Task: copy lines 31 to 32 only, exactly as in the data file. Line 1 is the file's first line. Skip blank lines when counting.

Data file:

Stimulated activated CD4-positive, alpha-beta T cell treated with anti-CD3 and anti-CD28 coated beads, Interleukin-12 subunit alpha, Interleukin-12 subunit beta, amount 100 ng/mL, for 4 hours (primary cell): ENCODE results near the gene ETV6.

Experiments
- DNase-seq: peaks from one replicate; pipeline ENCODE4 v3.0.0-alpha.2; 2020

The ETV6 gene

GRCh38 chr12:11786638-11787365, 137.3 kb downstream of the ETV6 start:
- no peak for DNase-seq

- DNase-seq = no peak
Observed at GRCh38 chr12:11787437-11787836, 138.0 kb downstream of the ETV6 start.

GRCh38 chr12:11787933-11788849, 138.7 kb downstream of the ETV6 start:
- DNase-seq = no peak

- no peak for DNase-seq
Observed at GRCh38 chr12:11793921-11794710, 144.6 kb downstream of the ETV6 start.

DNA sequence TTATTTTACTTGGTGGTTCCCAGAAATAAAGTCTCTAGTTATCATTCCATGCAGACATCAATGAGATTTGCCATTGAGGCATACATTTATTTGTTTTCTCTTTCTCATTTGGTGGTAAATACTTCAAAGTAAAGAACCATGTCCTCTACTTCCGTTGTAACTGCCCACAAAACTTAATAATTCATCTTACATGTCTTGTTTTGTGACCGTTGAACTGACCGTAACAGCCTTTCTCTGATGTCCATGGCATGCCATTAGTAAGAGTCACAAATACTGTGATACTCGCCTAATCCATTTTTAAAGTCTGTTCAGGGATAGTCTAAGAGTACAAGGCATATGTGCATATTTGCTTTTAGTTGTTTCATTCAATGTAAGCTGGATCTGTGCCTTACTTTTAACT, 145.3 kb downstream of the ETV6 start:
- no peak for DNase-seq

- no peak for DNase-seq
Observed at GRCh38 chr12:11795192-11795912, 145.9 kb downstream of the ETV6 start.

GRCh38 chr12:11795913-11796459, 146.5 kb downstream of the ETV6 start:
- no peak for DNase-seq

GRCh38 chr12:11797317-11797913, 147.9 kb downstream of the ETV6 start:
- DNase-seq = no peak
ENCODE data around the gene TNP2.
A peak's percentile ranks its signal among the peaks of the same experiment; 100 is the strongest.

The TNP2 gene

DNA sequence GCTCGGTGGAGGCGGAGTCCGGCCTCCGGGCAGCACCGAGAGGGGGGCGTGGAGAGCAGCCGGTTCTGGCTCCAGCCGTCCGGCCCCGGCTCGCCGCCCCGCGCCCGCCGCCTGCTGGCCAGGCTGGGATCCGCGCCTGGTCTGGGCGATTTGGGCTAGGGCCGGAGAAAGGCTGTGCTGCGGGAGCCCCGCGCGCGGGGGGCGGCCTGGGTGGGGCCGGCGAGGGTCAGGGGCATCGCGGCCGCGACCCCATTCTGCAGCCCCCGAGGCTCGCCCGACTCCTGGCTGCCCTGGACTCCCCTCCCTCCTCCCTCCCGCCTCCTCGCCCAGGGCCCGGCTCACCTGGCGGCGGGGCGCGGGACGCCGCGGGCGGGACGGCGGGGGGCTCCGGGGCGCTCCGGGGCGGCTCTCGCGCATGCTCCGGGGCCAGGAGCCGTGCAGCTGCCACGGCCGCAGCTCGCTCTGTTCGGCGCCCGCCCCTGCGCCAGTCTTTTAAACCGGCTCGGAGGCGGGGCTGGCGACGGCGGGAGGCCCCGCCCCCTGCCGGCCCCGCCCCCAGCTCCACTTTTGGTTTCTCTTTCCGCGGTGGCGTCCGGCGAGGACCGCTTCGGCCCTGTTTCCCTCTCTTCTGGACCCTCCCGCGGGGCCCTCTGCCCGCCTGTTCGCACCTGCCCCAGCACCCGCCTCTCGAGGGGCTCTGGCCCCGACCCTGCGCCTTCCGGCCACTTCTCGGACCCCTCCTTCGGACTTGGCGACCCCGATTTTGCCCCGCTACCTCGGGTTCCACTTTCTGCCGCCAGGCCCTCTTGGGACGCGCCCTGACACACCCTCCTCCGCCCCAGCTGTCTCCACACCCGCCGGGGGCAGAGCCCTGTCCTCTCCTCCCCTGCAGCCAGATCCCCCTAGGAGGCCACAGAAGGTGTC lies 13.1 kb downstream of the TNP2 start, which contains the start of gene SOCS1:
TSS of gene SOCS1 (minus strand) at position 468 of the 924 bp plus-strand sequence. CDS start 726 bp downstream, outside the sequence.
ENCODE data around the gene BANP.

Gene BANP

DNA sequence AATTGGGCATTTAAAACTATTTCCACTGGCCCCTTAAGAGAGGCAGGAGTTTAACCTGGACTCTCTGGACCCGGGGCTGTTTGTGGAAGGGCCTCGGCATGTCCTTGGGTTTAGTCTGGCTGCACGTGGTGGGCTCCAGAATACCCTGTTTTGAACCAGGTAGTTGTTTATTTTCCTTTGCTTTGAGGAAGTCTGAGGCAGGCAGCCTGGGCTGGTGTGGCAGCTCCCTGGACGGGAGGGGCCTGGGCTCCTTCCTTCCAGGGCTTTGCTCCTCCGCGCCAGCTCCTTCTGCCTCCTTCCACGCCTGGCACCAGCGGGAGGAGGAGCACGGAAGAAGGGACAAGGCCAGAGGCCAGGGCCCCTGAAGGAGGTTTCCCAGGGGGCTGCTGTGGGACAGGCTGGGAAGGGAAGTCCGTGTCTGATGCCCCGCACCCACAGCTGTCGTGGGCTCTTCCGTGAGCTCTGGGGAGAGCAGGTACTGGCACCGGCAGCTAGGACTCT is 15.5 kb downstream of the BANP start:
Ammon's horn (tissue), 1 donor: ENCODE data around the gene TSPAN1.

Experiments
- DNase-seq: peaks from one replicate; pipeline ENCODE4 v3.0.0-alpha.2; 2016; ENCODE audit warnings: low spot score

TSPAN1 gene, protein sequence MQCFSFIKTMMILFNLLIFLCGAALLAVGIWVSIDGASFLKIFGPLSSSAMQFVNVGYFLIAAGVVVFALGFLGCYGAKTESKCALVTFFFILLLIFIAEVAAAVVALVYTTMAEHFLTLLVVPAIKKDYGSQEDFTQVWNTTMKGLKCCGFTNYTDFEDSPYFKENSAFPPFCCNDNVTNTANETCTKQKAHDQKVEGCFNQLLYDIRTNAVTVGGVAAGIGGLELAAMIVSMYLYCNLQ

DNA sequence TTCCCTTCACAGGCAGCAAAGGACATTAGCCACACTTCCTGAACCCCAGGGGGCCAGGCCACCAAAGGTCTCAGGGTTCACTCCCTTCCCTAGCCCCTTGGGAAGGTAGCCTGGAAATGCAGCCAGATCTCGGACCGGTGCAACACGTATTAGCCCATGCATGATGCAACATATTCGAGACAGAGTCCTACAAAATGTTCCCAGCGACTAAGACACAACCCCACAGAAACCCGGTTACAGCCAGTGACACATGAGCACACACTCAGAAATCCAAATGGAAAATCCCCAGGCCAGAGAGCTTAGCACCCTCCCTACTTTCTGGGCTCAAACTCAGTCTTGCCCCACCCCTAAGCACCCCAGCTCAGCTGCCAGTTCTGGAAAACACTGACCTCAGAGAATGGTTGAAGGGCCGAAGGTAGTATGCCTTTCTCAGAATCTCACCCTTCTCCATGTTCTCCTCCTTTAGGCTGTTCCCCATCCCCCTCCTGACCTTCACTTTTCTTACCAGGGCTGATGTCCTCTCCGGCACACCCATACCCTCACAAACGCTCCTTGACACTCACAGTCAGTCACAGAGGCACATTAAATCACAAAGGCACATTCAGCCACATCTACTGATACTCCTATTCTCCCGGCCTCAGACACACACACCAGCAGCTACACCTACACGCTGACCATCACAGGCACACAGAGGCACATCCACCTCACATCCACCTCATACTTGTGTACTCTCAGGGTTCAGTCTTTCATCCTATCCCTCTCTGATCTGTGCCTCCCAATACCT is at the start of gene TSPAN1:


- DNase-seq: peaks from one replicate; pipeline ENCODE4 v3.0.0-alpha.2; 2016; ENCODE audit warnings: low spot score

TSPAN1 gene, protein sequence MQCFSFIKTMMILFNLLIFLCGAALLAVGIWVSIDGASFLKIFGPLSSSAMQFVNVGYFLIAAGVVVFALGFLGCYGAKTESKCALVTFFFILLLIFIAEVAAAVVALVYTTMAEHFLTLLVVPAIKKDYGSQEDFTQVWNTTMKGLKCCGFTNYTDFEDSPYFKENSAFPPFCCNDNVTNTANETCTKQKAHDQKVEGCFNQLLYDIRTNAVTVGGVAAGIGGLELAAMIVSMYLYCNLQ